be achieved in homes and commercial buildings in the way required
even if the necessary supply-side coordination existed. The need
for a nationally coordinated response is therefore required.
This challenge has led the Commission to a number
of suggested capital funding market interventions "to facilitate
private investment in low carbon assets at the scale and speed
needed to meet our legally binding emission reduction targets
until such time as the market can do this alone." In short,
the role of the GIB, it has been said, is to make these interventions.
UK BUILT ENVIRONMENT
Carbon emissions in the UK stem mostly from homes,
businesses and transport. Buildings alone are estimated to be
responsible for around 50% of total emissions.
RICS strongly supports the focus on tackling carbon
emissions from the existing building stock and views that further
step changes are required for the UK to meet its legislated emissions
RICS maintains that public engagement and support
is vital to the success of the green, target-driven investment
agenda, particularly post-banking crisis. RICS is keen that this
support is demonstrated for the GIB.
RICS is concerned that the £1 billion made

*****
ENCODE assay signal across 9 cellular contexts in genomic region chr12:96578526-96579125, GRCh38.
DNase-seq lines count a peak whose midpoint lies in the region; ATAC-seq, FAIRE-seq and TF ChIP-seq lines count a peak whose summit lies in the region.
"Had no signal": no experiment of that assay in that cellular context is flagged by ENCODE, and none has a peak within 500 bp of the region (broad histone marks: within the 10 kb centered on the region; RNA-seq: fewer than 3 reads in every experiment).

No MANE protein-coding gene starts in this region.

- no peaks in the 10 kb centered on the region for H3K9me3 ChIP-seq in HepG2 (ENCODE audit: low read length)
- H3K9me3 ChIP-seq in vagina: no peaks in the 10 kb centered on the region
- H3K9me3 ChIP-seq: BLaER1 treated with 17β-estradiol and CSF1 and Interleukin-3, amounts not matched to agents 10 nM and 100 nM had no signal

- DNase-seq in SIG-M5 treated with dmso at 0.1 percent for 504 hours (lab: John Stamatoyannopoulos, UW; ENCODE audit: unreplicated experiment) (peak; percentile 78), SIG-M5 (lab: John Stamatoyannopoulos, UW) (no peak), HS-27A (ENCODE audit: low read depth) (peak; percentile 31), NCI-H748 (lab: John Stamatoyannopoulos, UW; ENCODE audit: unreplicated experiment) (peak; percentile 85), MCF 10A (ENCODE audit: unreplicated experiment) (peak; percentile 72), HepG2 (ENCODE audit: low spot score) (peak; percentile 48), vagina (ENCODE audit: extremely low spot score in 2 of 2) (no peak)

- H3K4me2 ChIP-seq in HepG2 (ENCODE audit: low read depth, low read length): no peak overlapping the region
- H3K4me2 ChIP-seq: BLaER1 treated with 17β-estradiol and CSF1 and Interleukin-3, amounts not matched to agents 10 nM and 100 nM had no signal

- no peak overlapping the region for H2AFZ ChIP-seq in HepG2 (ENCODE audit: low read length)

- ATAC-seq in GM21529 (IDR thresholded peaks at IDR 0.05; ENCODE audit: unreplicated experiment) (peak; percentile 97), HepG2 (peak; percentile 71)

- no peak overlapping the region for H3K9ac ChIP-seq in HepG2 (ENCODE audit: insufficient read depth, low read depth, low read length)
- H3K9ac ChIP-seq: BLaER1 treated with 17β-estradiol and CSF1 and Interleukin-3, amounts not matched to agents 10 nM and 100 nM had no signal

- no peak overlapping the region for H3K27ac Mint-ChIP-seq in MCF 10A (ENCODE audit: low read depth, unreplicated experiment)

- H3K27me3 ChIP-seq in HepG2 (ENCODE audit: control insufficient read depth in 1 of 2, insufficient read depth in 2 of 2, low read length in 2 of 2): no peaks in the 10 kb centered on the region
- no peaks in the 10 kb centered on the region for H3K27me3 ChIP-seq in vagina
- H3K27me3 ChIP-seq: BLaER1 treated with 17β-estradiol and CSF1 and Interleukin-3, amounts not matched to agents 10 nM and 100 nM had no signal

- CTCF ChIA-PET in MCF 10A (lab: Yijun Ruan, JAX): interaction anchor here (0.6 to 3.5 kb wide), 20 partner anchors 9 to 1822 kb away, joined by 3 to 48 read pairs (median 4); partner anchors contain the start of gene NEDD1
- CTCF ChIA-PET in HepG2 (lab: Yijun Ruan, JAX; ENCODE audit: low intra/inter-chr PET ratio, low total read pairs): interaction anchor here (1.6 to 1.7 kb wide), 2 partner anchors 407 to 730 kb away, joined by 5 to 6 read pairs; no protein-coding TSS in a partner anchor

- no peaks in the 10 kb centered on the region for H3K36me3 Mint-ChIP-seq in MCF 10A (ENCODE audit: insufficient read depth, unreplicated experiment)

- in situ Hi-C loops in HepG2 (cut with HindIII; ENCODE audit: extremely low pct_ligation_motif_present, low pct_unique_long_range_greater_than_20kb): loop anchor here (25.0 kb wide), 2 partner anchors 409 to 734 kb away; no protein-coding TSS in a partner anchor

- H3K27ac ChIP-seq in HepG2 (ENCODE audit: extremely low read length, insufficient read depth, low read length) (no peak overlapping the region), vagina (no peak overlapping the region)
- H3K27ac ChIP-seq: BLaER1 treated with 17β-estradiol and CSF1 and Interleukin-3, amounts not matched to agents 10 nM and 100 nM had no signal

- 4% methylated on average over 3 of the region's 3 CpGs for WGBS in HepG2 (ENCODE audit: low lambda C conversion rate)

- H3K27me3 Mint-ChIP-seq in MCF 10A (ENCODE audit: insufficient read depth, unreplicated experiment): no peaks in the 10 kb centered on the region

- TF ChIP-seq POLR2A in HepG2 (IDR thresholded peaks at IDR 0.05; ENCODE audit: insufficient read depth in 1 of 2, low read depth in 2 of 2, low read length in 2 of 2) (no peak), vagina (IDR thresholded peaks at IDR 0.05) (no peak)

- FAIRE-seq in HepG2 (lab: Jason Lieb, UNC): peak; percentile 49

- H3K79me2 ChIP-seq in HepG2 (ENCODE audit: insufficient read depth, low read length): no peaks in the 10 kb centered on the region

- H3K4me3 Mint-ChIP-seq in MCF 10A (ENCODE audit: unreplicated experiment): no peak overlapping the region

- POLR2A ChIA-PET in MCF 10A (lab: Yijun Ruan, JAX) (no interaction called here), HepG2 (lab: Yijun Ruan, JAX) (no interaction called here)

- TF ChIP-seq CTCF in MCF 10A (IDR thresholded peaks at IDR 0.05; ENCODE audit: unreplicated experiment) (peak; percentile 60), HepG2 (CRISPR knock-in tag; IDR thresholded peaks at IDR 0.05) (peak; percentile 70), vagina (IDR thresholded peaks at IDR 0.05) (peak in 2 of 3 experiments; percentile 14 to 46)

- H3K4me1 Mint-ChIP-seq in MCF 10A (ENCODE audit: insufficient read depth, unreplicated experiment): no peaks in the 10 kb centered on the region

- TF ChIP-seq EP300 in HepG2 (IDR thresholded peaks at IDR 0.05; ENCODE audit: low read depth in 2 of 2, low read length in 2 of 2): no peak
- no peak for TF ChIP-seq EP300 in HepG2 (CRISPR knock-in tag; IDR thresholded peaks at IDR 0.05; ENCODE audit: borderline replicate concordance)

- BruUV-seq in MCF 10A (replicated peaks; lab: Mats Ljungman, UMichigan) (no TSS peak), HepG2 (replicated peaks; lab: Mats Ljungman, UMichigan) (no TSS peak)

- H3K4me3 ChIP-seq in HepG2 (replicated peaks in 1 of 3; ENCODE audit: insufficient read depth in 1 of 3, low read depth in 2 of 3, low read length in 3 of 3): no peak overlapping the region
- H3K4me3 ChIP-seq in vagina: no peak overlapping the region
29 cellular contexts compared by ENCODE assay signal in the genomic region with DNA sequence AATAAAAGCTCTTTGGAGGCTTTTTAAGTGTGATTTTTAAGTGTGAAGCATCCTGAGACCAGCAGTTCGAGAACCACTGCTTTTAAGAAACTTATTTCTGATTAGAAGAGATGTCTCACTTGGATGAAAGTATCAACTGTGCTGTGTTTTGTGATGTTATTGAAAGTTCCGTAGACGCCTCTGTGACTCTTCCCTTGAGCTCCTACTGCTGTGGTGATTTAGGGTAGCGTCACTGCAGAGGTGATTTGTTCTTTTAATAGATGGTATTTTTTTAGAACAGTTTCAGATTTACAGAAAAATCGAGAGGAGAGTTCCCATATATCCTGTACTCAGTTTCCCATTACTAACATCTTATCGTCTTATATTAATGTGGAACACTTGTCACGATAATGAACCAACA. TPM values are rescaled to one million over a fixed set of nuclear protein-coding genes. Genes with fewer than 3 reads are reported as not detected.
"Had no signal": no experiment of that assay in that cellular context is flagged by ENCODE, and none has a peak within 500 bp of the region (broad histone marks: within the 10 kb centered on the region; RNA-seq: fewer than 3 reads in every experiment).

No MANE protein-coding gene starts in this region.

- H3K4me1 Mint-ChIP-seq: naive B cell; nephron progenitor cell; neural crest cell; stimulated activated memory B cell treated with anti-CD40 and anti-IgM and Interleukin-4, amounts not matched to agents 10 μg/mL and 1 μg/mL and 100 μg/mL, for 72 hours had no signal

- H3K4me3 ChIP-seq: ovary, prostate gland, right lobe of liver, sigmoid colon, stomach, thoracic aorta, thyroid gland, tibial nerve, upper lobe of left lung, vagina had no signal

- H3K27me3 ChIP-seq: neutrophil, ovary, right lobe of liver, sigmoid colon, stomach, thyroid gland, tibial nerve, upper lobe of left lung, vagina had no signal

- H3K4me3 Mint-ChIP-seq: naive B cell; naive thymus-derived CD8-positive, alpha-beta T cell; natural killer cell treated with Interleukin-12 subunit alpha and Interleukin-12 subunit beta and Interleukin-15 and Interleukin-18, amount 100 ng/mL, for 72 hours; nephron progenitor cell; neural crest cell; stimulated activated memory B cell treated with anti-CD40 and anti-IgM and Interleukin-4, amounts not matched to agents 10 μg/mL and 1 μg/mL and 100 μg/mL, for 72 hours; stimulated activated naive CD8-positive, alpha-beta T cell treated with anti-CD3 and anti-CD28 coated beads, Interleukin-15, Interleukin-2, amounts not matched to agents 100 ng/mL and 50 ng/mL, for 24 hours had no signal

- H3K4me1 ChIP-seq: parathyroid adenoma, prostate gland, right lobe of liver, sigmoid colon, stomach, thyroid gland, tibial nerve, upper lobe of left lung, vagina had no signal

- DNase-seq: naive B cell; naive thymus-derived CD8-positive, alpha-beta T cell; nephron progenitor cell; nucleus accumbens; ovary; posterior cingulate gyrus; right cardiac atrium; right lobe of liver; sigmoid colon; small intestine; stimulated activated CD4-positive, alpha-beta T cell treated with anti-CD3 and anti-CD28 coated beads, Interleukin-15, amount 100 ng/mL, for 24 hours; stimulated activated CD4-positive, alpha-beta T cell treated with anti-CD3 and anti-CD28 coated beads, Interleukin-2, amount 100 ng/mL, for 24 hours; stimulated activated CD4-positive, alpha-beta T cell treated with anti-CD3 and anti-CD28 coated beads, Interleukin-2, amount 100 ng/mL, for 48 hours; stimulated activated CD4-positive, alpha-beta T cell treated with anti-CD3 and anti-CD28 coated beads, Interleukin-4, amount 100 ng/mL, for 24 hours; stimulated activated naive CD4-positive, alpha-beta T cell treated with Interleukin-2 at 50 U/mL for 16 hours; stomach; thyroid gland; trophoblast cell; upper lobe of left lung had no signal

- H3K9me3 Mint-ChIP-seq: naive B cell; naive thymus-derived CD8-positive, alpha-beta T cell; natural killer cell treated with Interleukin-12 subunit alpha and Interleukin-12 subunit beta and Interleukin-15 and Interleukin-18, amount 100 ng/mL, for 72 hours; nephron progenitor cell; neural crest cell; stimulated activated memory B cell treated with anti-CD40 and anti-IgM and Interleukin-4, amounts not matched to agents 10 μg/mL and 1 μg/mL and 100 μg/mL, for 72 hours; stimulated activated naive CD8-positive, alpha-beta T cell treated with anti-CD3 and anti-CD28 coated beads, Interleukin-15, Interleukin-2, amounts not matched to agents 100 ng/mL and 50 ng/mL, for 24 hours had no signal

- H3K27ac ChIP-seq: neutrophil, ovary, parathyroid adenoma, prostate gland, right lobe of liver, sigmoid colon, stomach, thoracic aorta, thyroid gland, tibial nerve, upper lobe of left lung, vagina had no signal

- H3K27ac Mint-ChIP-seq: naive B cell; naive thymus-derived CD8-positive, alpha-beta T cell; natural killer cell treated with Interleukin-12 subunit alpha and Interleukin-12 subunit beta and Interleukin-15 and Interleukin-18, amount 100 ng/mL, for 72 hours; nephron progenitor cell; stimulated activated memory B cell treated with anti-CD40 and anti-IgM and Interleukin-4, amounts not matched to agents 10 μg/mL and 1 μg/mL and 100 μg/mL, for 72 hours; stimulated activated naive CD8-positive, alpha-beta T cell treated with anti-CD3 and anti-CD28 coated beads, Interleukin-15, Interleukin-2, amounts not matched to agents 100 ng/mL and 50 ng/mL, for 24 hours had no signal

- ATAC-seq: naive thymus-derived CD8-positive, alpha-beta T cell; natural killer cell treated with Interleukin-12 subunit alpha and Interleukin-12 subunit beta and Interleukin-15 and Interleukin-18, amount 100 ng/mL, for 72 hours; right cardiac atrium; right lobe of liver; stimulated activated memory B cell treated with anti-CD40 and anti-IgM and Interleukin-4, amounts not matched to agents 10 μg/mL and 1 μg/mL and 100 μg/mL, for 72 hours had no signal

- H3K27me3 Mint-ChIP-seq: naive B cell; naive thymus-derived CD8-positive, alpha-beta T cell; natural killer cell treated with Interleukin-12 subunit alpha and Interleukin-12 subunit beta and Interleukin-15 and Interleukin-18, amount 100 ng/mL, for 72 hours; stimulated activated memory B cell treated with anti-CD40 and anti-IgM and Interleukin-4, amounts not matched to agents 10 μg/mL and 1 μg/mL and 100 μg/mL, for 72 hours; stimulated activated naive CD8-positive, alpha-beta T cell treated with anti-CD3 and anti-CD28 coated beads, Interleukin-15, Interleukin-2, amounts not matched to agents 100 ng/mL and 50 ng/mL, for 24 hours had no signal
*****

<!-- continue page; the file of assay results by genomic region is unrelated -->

available for the GIB in October 2010's Comprehensive Spending
Review falls well short of what is required to leverage the necessary
finance to support the ambition of the Wigley Commission's Report.
RICS urges the Government to provide sufficient financial and
political support to the GIB.
The responses of a number of key European countries
including Germany and France have included the use of low or zero-interest
loans to meet carbon reduction ambitions. Many countries also
use a combination of grants and taxation to drive the move to
RICS maintains that any funding approaches may need
other forms of incentives and regulation to get consumers and
businesses on board.
Recent polling conducted for RICS by Comres showed
that the British public believed tax incentives (31%), government
grants (27%) and the prospect of reduced energy or water bills
(25%) are the three factors that would be most effective at persuading
the take up of new energy saving measures. Low interest loans
were supported by only 5% of respondents.
RICS believes that the property sector and governments
will need to identify how to use tax levers at key green touch